The Minnesota Twins are doing everything they can to shed their image as an overall loser. They have been known as a playoff disappointment in recent memory, and that’s only when they can actually make the postseason. After making one of the biggest splashes of the offseason with Carlos Correa and making moves at the trade deadline, they are still not an elite team.

The Twins are currently 62-60, four games back of the Cleveland Guardians in the AL Central standings. They are trailing in the Wild Card race, leaving a division title as the only viable route to the postseason. Even though they have been dealing with injuries, a team that is going so hard to win should not have just a 17-percent chance to make the postseason.

Minnesota fans should be happy with the progress the Twins have made this season but should keep in mind that the team is still not yet a true World Series contender.

Are the Twins 2022 World Series contenders or pretenders?

Although the Twis have tons of talented players, they aren’t deep enough to make a run for a World Series.

Let’s start with Byron Buxton, the team’s superstar. The center fielder is undoubtedly one of the best players in the sport but has one key flaw: he is not very good at getting on base. Even with a career-high walk rate of 8.9 percent, he has a below-average .306 OBP this season, which will leave him in a tough spot in the postseason against better pitching.

Buxton’s power should still make him tough to deal with in the postseason and is not the only strong bat that the Twins have. Luis Arraez’s high-contact, low-strikeout approach at the plate is infuriating for opposing pitchers. Carlos Correa has been a big-time playoff performer throughout his career. Jorge Polanco, Nick Gordon and rookie Jose Miranda have also been key in generating one of the best offensive teams in baseball.

Even though the Twins are above average at getting on base and hitting for power, their offense has scored just 0.07 runs more than the league average. Still, they should be able to put up runs in the postseason because the lineup is so deep. Even though they don’t have an abundance of truly elite hitters, they have plenty of good ones led by two All-Stars.

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The area truly holding the Twins back is pitching. On the mound, they are simply bad as a collective unit. They are just outside the top-10 highest ERAs and surrender a good amount of barrels to opposing hitters, per Statcast. Minnesota pitchers get hit hard too often to be relied upon for a postseason run. Although the unit is good at preventing walks, they don’t register a ton of strikeouts and are awful at generating weak contact.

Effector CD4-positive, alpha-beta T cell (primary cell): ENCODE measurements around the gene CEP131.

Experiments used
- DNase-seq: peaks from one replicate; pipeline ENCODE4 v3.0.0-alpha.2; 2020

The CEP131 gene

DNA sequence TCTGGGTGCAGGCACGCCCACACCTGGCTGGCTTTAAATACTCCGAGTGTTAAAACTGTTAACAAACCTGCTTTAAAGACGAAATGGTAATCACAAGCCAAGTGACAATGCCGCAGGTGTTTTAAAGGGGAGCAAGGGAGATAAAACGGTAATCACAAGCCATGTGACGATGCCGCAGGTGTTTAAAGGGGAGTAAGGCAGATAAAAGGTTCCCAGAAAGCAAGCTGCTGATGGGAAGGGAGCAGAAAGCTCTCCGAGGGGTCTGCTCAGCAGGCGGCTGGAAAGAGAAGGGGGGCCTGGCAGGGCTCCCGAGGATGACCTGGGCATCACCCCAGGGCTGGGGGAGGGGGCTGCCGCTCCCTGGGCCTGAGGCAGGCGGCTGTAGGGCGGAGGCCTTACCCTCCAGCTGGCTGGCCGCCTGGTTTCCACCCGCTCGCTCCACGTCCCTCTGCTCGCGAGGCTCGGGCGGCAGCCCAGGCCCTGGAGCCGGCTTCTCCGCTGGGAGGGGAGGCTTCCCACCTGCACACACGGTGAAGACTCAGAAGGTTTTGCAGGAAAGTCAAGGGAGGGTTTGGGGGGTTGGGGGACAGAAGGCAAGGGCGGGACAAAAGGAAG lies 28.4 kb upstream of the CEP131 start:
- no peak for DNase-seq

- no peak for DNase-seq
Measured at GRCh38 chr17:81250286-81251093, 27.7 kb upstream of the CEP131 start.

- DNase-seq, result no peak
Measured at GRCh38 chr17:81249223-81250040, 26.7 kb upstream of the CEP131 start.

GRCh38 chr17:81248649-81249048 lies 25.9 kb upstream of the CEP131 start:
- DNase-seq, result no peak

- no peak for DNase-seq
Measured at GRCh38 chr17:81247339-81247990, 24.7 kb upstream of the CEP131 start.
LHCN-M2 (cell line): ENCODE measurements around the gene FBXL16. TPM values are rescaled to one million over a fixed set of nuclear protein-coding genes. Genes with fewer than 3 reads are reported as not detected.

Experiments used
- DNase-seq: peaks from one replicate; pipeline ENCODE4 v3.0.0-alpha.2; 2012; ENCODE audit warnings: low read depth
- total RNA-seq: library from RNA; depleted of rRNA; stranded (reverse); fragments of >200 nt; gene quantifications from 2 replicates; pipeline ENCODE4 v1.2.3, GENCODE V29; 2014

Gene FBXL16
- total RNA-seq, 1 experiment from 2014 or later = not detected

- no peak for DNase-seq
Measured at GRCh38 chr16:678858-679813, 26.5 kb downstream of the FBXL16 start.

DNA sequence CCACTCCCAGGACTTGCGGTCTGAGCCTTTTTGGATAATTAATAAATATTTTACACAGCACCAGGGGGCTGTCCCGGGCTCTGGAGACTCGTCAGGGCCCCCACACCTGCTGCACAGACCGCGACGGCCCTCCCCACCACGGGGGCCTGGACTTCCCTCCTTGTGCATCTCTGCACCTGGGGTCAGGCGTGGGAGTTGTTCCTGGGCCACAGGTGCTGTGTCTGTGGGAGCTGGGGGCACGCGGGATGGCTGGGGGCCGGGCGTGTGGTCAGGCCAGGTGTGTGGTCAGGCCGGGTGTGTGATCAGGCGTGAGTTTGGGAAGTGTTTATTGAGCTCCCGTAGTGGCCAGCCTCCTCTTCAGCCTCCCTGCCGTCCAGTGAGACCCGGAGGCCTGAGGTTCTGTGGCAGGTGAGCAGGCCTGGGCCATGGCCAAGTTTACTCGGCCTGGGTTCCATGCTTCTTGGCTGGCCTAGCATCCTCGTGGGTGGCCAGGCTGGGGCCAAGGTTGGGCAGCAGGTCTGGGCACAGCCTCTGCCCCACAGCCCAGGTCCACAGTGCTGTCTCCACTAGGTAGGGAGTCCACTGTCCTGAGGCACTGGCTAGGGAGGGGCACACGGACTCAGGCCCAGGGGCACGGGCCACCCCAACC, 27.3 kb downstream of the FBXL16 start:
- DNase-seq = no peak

Sonny Gray and Tyler Mahle are the only starters to post an ERA below 3.5 and the latter name is currently dealing with an injury. The bullpen behind them is not super reliable despite adding All-Star Jorge Lopez and Michael Fulmer. Since the All-Star break, the team has an ERA north of four.

Gray and Mahle are fine options at the top of the rotation but have little room for error. Bailey Ober making a September return would be a big help but it wouldn’t be enough to transform Minnesota’s pitching. The Twins simply don’t have the rotation depth to handle long playoff series or the bullpen options to back them up well.

The Twins have the benefit of playing in one of the weakest divisions in baseball but haven’t even been good enough to separate themselves from the pack. They pretty much have to beat Cleveland in the standings in order to make the playoffs, as numerous other teams in the American League have a better record.

World Series contenders are more than just their record but the fact that Minnesota is so close to a .500 record right now is concerning. Most of their key players are healthy and the ones that aren’t are dealing with injuries that won’t sideline them for the postseason.

The Twins are on their third straight month of posting a losing record after opening the season with two strong months. They have posted a shutout the same amount of times that they themselves were shut out (12) and have to play five of their final eight games against the Guardians on the road.

In any other division in MLB, the Twins would currently be a third-place team at best. No team this far out from securing a playoff spot should be considered a World Series contender.